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Old 05-25-2010, 09:06 AM   #11
suzeeq
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Yep, after you guys have lived there a while, you get acclimated so when it drops below 50, you need warmer clothes or more layers.
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Old 05-25-2010, 09:19 AM   #12
Crycket
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Our AC is out....so we the last few days it has been 80 outside and 83 in the house....ugh...

Actually got dehydrated on Friday...(we are renoing the kitchen...the sink is out...it is amazing how much you can miss having that particular sink....just wasn't drinking enough...as well as the house was warmer than it should have been!)

Socks are easier than they seem. And a good next challenge. If you really wanted to give yourself that extra bit of challenge, learn magic loop.
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Old 05-25-2010, 04:20 PM   #13
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Originally Posted by aqueous18 View Post
I'm intimidated by sweaters, I think I'll make my Yorkie one first. He'll appreciate it :D
I vote on a Yorkie sweater! Haha only because I love making my dog sweaters. I live in South CA so it doesn't get cold here for a lot of knitted things. But my dog certainly needs them being a small chihuahua with little fur and peach fuzz on his chest and belly.
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Old 05-26-2010, 06:09 AM   #14
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Have you made a hat yet? I knit up a quick little one on a 16-inch circular needle for a bald woman, who feels cold even in July. Having a bald head can make you feel amazingly cool, even on a hot day!....I only know this from her, but my short haircut in spring made me feel cold some days.
I did it in stockinette, with no brim nor ribbing to start. Very simple. (when you don't knit a ribbing to start, the edge curls up - which the woman loved).

This would also give you practice in circular knitting.

Here's the hat, started, and done:



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Old 05-31-2010, 03:25 PM   #15
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Scarfs Forever!
I love to make a scarf, I am a begginer too. A scarf is basically rows of stiches, but you can design however! I think this is really good for a beginner, such as myself.
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Old 05-31-2010, 11:09 PM   #16
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Try something with cables! Cables are the easiest and most impressive looking technique I can think of.
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Old 06-01-2010, 10:34 AM   #17
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I LOVE making socks. Well I got over it after almost 100 pairs, but it is twitching in my fingers every once in a while... :D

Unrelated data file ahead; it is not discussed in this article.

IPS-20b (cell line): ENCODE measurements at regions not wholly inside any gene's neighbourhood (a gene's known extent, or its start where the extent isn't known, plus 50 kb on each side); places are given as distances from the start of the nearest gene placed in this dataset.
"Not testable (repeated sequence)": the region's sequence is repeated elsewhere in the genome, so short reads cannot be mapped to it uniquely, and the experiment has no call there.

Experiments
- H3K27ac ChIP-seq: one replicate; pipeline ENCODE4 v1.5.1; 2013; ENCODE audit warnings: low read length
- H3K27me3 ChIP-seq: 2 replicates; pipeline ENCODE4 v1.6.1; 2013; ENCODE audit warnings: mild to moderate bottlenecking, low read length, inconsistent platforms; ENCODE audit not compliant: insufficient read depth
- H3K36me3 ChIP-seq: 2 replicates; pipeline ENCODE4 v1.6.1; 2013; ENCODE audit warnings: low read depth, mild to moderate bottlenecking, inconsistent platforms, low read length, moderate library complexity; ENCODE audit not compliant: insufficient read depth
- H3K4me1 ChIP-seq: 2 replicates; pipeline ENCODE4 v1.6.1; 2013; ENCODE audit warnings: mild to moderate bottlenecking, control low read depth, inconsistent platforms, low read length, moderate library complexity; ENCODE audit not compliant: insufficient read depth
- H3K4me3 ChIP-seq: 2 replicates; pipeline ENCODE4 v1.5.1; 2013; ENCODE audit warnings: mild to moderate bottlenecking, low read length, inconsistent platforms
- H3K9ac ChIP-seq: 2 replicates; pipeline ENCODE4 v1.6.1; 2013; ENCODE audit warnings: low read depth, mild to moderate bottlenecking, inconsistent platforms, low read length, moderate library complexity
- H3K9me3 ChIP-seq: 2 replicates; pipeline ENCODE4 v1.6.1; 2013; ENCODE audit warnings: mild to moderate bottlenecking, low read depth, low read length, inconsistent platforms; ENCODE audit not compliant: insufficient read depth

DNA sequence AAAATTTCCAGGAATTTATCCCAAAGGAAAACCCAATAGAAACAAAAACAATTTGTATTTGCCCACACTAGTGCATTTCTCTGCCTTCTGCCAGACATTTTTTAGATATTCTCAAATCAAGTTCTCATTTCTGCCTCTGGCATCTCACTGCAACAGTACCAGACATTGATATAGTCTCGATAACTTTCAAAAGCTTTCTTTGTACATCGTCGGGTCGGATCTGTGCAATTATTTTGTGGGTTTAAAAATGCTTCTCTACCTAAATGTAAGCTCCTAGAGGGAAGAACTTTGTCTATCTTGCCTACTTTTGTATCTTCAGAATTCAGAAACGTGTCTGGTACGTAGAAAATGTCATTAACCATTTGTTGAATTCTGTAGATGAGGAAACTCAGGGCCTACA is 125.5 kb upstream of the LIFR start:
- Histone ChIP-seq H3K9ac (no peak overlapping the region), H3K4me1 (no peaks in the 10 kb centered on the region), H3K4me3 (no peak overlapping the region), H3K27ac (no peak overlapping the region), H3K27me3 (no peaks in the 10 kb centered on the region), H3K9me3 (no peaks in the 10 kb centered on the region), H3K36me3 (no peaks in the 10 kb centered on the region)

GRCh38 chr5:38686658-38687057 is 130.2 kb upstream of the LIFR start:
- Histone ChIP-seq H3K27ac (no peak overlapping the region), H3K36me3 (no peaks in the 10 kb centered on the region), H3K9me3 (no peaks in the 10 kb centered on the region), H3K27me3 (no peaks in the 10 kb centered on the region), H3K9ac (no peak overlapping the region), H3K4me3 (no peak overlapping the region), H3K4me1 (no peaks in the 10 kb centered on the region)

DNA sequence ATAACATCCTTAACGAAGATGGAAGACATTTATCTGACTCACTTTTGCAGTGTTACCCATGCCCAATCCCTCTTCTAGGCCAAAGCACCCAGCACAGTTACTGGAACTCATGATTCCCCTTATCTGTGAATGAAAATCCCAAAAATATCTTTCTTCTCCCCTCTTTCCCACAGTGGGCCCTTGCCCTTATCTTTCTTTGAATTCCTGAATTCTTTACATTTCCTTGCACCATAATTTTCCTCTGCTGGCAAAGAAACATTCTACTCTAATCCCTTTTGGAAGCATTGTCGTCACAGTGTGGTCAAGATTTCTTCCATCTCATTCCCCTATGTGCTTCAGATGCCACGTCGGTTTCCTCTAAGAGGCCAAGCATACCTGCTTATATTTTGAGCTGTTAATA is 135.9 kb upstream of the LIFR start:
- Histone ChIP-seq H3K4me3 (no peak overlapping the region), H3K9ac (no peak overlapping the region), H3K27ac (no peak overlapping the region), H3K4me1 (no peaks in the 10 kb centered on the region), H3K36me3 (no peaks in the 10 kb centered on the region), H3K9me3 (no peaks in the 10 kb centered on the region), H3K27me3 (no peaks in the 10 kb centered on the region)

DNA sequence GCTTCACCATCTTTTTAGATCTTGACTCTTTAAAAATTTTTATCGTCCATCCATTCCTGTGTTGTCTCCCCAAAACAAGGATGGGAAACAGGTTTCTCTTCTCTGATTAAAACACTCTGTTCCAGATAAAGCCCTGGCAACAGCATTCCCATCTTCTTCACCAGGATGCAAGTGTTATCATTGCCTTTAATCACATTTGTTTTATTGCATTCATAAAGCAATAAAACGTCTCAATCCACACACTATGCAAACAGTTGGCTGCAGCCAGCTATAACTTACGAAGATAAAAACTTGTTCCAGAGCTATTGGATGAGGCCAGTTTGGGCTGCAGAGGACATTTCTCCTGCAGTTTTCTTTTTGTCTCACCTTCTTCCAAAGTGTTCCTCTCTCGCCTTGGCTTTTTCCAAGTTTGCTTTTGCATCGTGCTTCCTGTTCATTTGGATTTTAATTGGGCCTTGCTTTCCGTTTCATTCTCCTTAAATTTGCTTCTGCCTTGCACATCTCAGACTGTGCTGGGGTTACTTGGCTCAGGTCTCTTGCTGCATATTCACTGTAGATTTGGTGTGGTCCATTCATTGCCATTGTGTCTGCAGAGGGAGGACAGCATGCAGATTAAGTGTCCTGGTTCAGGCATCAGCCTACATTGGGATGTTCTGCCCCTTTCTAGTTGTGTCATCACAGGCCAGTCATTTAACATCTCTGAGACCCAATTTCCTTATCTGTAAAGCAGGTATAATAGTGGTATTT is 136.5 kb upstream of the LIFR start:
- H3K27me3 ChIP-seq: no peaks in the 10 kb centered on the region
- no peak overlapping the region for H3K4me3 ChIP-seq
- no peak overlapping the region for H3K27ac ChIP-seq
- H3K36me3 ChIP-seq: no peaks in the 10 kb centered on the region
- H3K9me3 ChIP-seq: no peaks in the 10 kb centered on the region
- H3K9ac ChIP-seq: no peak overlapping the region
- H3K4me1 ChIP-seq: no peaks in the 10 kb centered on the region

Try them, they are not hard. you just need a good instruction.

And if you want to make a scarf... I have an uncommon suggestion:

knit it across, not length wise.

make a test piece to find out how many inches you get out of 20 stitches or so. decide on the length of your scarf. A yard and a half would be mandatory, I think. Longer is possible.

do the math.

cast on as many many stitches as you need.

knit in stochinette or garder or even pattern.

do colour changes every few rows, if you like. or just do the outer few rows (first and last rows) and a different color in the middel.


you could even trough in a few big cables at the ends of the rows.

mind it, depending on how long you want your scarf and what yarn you are working with you might cast on around 300 stitches or more or less (so German / Longtail cast on is not so recommendable! too much risk to end up short or give way too much). But you do only about - what - 20 - 30 rows?
Less turning of work, amount of fabric produced is the same... that makes the same amount of stitches as a lengthwise scarf - it just looks very different - I want to make one like that myself, soon. Saw it somewhere and loved it.

Also check out www.garnstudio.com for other accessories and stuff. There were cool hats in the inspiration section there, I remember!

or just knit socks!
(instruction - with video mostly) you can also find on that website I mentioned.


PS: Addtion to the post up there with the brown hat:
I love that roll up edge, too. But sometimes a hat will stop fitting because it will not stopp rolling.
A neat trick I found on a baby girl pattern (the CUTEST sweater) was to knit stochinette for a few rows (just so it does more than one curl in) and then do a ribbing for three or four rows in 2 k 2 p. Then continue the stochinette.
The ribbing will define the edge of the curl and add some stretchy line, sitting a little tighter on the head. I will make myself a nice hat for next winter having just that trim!
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